6 Things You Should Know About Psoriatic Arthritis and Emotional Health
In addition to achy joints, stress and anxiety can also be part of living with psoriatic arthritis. Here’s what you need to know to cope.
Psoriatic arthritis can take a toll not only on your skin and joints, but also on your emotional health. In fact, people with psoriatic arthritis often struggle with emotional distress and don’t feel clinically prepared to deal with it, according to a study published in the journal Rheumatology in March 2016.
“In some people with psoriatic arthritis, depression and anxiety are temporary and related to lack of control of pain, but in others it becomes chronic,” says Stanford Shoor, MD, a rheumatologist at Stanford Health Care in California.
Here are six things you should know about psoriatic arthritis and how it may affect your emotional health. A better understanding of these facts and skills can help you cope with the condition and the emotions that can come with it.
1. The same processes that trigger inflammation in psoriatic arthritis also may create changes in the brain that affect emotions.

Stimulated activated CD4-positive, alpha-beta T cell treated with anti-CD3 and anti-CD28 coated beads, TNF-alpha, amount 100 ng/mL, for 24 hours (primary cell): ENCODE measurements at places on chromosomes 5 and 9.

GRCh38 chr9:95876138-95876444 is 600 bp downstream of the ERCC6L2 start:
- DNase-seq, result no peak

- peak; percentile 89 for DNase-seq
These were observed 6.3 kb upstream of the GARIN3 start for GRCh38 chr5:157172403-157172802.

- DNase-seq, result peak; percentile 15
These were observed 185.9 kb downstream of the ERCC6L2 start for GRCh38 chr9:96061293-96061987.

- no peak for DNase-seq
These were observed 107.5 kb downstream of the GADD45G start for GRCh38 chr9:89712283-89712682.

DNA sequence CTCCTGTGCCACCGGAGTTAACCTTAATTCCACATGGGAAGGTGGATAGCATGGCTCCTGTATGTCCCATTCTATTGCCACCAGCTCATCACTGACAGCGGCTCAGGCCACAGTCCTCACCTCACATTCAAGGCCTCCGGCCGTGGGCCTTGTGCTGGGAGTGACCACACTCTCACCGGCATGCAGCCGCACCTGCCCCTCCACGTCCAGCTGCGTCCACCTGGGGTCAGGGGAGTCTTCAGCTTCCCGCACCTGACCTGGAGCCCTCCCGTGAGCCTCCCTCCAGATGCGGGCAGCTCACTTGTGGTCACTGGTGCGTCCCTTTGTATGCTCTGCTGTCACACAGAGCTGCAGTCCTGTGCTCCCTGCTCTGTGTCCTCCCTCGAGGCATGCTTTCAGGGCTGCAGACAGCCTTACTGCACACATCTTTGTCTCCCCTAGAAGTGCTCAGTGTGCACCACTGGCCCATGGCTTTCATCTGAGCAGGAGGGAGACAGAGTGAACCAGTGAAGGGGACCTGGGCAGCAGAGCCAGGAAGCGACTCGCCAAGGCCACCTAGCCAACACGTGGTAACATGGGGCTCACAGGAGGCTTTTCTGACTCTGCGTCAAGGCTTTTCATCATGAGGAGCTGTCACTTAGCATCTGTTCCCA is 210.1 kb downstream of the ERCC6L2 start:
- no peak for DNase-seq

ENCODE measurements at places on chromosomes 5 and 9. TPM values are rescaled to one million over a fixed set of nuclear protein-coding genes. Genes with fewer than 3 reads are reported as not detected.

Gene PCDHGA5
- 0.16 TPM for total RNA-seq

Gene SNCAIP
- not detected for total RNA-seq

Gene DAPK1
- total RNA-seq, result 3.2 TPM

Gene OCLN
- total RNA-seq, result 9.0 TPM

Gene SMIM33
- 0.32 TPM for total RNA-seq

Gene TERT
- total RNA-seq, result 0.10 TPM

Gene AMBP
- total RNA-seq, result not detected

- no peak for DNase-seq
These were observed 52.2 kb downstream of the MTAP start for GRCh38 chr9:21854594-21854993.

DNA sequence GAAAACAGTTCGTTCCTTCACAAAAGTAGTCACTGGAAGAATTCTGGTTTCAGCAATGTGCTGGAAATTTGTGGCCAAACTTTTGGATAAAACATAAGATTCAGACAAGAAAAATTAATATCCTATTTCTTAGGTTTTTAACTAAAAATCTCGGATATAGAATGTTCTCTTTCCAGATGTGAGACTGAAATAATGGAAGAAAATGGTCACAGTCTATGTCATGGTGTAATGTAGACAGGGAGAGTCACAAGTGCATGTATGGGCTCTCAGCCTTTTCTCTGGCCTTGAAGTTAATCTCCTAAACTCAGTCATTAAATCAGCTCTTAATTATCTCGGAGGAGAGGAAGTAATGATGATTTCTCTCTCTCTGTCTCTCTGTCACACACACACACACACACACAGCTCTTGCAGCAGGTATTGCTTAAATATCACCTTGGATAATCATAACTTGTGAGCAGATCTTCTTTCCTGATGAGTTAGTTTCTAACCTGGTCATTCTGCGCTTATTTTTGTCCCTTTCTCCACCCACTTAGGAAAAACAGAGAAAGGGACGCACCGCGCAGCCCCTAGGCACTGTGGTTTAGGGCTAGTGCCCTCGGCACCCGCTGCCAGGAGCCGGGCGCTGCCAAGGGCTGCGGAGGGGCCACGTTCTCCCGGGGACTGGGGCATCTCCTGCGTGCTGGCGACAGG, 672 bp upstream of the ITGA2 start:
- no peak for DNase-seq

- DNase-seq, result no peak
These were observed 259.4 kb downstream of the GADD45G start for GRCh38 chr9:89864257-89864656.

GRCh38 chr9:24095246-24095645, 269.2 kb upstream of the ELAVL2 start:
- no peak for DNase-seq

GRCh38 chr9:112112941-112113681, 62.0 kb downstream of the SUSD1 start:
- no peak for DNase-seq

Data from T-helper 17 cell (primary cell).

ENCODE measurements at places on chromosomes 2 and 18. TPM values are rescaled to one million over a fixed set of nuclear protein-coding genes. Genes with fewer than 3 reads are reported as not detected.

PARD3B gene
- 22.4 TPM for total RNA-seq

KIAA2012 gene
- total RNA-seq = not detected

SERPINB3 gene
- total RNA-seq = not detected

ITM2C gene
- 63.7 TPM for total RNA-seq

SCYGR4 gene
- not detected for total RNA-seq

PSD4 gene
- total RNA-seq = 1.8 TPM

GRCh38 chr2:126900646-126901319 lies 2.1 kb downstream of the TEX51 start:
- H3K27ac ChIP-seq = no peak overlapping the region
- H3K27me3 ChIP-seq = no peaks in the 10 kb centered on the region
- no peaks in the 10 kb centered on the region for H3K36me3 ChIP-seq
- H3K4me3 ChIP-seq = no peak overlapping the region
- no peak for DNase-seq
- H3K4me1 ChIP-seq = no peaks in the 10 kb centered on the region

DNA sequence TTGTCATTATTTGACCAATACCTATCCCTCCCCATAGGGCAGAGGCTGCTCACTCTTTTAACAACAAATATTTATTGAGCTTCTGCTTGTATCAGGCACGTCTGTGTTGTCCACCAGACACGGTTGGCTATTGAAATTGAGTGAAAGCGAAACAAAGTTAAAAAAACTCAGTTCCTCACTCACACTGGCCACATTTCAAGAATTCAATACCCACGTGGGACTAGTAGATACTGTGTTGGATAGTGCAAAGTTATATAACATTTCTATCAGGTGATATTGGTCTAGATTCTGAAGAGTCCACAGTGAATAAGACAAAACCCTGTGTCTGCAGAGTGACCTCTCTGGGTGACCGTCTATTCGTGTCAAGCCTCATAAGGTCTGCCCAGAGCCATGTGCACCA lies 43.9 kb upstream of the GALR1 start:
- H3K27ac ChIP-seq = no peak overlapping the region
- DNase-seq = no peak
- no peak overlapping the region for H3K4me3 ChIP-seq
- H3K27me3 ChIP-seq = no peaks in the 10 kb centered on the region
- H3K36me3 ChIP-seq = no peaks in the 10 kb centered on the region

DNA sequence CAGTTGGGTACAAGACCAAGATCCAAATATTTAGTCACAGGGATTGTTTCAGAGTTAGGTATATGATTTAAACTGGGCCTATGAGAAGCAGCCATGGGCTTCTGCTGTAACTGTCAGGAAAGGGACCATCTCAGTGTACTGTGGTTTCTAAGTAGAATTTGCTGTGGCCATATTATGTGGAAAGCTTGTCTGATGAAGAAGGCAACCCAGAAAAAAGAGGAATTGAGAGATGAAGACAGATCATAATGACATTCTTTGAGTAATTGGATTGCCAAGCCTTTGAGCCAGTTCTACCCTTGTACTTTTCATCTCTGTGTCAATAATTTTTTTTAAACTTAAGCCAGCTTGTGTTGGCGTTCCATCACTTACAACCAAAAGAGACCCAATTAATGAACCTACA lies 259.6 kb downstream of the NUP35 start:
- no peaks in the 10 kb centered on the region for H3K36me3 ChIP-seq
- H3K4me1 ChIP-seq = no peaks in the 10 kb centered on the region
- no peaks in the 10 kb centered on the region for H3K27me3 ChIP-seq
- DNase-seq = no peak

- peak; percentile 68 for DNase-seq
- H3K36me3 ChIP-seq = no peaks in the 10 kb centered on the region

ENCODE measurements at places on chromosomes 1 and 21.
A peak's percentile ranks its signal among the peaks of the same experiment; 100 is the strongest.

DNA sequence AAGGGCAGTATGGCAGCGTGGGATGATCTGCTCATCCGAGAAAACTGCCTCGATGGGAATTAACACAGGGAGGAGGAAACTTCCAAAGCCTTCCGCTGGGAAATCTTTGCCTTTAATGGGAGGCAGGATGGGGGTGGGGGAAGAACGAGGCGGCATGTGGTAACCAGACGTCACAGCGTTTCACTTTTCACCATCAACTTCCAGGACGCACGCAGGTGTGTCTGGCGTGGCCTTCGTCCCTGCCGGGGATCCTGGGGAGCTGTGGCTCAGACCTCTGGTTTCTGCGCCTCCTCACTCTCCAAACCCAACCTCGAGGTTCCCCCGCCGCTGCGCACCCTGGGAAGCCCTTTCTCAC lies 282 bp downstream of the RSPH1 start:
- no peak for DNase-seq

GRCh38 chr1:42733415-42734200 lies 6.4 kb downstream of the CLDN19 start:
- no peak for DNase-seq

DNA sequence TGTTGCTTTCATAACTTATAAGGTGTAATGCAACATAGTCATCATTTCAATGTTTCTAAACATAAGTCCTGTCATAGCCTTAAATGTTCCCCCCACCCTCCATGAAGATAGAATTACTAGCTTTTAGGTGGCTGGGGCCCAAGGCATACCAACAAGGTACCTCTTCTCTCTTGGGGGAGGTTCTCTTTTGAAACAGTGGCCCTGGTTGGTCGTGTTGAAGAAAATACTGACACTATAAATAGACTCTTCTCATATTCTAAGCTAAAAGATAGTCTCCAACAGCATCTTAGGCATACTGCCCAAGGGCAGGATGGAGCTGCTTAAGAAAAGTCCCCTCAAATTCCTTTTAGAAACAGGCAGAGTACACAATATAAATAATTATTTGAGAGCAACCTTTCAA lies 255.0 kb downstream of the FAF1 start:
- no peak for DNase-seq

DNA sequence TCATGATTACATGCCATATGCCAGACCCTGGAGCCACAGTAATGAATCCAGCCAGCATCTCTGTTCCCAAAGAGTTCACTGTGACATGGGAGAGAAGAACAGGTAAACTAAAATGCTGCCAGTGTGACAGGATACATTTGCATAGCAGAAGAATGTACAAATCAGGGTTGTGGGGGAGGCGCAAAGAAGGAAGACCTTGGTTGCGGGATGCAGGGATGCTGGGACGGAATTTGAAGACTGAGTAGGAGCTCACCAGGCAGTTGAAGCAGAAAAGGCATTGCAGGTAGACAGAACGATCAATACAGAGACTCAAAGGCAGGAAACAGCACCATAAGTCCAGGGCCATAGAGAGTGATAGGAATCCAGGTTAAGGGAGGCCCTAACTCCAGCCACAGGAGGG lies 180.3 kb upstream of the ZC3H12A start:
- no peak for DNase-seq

“Stress is implicated in flares of all autoimmune diseases,” says Aly Cohen, MD, a rheumatologist and integrative medicine practitioner in private practice in Monroe Township, New Jersey. A review published in June 2013 in the journal Seminars in Cutaneous Medicine and Surgery found that stress is a trigger for psoriasis. In addition, another review published in the journal Current Psychiatry in June 2013 found that depression and inflammatory disease are often linked.
During inflammatory episodes, the body releases proteins that set the immune system into response mode, releasing inflammatory proteins that are also associated with symptoms of depression, the review author wrote.